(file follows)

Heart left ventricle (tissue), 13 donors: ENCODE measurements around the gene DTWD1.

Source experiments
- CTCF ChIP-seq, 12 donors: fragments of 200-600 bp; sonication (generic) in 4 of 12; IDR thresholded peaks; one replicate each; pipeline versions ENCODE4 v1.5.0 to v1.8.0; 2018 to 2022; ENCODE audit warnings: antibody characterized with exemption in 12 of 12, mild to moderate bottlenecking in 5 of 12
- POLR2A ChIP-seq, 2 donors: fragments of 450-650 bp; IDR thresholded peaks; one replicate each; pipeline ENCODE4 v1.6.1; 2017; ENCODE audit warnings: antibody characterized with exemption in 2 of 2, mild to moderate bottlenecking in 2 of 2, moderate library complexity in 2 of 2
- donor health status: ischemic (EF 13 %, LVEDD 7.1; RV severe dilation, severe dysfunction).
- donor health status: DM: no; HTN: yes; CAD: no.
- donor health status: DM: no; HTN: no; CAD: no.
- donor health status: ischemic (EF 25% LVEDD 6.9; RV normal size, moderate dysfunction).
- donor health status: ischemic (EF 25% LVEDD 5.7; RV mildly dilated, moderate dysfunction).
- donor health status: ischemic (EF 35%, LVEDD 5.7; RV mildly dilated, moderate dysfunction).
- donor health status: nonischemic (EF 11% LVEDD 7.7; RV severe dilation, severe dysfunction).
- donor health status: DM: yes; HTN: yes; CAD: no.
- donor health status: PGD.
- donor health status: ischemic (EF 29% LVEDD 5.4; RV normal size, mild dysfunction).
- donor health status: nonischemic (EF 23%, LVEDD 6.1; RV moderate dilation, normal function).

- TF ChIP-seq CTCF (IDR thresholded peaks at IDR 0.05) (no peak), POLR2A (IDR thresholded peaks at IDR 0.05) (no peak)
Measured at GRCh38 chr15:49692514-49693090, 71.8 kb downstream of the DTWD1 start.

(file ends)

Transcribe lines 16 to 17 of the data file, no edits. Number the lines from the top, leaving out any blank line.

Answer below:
- TF ChIP-seq CTCF (IDR thresholded peaks at IDR 0.05) (no peak), POLR2A (IDR thresholded peaks at IDR 0.05) (no peak)
Measured at GRCh38 chr15:49692514-49693090, 71.8 kb downstream of the DTWD1 start.